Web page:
Education Borrowing

SINCE 2008’S THIRD quarter, student loans outstanding have soared 162%, even as overall household debt has increased just 33%, according to figures from the Federal Reserve Bank of New York. Research suggests that, among those who struggle to repay student loans, many had borrowed to attend a community or for-profit college, or failed to graduate.

The jump in education borrowing has been driven partly by rising college costs and partly by declining financial help from parents. Can’t afford to help your children with college costs? Consider counseling them to avoid costly colleges that will leave them heavily in debt, especially if their planned career will pay a modest income.

You might also suggest strategies that can hold down college costs, such as attending a community college for the first two years and then transferring to a more prestigious school, from which they would then graduate. Alternatively, you might suggest attending a nearby college and saving money by living at home initially. Room and board are a major college cost, accounting for an average 53% of total costs for in-state students at public universities, according to College Board figures for the 2022-23 academic year.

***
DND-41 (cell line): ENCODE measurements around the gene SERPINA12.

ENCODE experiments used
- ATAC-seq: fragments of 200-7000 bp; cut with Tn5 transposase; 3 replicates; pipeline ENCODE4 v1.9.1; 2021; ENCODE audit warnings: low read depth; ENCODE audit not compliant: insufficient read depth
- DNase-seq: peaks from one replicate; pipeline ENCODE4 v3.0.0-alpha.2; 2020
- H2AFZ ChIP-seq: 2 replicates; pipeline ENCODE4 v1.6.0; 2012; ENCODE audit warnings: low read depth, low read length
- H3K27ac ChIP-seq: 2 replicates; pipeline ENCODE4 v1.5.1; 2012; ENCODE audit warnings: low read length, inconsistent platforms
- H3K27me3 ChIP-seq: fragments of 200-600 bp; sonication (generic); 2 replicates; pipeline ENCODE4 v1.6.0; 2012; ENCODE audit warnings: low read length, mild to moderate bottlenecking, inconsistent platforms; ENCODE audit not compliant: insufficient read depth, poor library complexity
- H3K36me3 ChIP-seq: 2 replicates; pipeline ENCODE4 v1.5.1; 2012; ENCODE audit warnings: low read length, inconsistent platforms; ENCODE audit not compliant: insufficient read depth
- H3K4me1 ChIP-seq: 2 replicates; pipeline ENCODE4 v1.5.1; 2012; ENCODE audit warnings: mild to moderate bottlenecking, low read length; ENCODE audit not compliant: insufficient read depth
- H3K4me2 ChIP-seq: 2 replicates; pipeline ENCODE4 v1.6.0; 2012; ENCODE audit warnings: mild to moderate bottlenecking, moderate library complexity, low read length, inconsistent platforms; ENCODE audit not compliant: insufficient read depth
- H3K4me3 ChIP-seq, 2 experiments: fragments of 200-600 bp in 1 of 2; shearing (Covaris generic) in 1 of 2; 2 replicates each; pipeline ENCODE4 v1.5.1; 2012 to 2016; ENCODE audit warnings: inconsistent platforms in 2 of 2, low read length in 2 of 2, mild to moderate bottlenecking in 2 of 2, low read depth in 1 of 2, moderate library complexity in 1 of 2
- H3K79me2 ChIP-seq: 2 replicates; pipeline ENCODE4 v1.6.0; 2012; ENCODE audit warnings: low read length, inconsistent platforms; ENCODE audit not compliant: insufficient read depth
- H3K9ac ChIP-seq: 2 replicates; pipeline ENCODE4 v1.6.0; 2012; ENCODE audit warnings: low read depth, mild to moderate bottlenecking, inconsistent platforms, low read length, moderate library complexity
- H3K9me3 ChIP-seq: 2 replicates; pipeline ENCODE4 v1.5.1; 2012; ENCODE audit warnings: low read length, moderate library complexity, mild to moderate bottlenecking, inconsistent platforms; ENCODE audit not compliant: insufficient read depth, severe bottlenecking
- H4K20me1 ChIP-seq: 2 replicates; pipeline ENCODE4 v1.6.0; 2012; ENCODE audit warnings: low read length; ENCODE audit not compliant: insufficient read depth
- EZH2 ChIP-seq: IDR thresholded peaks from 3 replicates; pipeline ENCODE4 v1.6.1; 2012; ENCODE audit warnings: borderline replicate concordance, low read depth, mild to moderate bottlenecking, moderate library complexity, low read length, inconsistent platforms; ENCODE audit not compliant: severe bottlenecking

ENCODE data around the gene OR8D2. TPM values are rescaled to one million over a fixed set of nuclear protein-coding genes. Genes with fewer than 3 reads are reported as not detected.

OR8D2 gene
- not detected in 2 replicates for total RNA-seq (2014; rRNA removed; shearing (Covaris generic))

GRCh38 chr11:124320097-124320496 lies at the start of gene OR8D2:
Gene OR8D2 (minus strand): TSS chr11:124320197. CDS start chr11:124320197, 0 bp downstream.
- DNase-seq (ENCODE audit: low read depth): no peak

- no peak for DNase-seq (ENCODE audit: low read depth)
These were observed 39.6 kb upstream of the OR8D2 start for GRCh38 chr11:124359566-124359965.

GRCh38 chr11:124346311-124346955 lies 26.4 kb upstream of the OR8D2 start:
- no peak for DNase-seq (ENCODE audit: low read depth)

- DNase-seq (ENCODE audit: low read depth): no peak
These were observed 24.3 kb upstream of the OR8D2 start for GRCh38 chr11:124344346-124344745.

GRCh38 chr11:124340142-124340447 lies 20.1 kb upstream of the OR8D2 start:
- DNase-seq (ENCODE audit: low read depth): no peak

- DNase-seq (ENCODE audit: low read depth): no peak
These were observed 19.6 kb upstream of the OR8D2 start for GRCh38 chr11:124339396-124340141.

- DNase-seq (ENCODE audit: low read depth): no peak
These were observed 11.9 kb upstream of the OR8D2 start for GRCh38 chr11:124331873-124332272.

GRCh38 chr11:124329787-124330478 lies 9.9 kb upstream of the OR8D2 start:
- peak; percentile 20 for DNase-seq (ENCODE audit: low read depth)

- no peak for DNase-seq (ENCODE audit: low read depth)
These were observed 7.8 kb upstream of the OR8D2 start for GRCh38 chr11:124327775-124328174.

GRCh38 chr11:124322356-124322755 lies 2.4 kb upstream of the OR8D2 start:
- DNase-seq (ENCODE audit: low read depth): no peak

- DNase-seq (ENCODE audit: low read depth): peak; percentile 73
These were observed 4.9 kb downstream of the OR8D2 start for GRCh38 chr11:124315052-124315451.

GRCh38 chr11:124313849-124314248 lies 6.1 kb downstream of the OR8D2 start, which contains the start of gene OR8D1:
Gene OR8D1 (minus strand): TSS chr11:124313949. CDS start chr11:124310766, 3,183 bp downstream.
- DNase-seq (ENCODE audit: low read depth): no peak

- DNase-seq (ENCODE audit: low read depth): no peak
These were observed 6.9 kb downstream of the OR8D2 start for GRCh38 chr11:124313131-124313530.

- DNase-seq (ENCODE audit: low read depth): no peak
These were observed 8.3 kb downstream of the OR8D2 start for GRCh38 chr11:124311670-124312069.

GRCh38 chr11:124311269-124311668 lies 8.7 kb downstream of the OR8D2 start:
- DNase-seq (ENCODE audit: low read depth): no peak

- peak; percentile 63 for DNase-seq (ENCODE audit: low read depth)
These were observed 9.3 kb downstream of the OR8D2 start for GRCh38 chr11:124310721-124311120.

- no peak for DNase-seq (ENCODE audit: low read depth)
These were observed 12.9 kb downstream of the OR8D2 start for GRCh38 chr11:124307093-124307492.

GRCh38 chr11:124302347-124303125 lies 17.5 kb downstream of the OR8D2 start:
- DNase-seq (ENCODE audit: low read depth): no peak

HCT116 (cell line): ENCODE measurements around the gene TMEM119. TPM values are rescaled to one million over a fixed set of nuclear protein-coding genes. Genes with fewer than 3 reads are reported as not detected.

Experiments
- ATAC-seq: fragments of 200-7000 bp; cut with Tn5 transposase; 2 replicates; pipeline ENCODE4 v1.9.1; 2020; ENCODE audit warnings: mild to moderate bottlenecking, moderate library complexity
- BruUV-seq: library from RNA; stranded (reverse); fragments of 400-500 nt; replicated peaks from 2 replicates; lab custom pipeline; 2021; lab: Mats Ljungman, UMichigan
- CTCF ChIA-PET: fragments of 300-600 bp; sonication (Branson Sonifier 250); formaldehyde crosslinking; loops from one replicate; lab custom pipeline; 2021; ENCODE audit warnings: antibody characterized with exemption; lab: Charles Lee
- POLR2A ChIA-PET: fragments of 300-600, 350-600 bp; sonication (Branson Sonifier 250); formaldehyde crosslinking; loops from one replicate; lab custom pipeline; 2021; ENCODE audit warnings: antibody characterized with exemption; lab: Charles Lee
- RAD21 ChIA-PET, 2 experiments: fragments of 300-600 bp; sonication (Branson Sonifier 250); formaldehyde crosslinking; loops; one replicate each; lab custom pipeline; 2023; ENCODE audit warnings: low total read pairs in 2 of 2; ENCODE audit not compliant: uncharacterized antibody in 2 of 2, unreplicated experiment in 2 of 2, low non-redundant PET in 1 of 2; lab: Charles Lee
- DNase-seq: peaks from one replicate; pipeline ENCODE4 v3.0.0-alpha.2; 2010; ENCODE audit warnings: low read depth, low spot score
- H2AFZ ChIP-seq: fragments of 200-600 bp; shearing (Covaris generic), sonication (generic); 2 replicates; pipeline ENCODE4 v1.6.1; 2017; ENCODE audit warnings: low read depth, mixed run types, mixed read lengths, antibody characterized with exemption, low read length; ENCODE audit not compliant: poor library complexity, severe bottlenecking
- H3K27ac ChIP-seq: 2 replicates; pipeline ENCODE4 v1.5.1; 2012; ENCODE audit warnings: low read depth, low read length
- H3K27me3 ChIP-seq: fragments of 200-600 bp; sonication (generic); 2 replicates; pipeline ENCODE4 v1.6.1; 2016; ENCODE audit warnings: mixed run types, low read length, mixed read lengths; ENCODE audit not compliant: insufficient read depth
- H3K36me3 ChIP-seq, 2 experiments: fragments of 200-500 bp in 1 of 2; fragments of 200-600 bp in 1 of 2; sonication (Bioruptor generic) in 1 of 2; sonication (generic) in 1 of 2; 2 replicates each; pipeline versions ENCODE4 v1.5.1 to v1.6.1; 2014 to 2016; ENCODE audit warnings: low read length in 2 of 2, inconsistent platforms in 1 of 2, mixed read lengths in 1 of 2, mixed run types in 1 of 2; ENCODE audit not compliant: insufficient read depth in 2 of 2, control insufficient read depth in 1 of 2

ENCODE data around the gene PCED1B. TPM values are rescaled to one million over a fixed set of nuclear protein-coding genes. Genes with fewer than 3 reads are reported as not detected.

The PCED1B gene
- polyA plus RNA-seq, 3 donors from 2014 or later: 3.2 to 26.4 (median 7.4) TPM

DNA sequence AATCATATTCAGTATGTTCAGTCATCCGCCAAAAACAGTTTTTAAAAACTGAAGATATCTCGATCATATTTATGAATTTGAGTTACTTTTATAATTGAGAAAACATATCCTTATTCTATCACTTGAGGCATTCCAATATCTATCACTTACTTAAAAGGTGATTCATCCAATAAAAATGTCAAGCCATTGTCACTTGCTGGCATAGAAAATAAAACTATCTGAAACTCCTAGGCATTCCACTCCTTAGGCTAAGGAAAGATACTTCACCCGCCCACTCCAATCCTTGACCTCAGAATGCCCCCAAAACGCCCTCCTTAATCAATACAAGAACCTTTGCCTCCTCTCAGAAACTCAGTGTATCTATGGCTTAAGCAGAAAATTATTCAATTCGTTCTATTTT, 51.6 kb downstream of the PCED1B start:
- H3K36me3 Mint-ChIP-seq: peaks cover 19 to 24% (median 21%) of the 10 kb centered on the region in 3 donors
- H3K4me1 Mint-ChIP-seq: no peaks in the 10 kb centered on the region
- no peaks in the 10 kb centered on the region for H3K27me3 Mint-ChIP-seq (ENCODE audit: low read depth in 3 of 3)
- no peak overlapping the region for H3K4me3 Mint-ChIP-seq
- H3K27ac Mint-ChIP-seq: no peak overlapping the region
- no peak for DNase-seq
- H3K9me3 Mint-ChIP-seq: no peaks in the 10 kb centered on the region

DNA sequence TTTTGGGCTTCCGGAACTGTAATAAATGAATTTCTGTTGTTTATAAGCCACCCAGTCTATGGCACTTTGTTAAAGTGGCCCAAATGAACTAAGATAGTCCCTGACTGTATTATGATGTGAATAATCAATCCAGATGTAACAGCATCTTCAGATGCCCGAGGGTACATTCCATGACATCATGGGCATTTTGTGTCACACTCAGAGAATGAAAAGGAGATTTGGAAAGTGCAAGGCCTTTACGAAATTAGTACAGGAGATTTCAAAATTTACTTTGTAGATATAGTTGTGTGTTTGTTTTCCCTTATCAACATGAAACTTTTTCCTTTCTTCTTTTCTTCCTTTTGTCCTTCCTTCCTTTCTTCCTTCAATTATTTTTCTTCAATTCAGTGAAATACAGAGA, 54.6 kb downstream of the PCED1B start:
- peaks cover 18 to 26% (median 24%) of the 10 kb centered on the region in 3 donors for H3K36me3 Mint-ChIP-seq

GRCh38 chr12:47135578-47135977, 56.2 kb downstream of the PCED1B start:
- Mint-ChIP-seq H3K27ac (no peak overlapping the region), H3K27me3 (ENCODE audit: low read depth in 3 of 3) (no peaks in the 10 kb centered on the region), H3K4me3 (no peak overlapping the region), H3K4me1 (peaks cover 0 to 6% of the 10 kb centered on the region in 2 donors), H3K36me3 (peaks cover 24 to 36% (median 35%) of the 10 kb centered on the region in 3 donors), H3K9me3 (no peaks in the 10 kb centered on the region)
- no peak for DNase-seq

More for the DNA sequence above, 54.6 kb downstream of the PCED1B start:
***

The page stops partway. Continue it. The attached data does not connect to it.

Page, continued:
While education loans are available from some banks, students should probably focus on federal loans. Some 90% of student loans are made by the federal government. Parents might also consider the federal loan program for parents, as well as a home equity line of credit and possibly a 401(k) loan.

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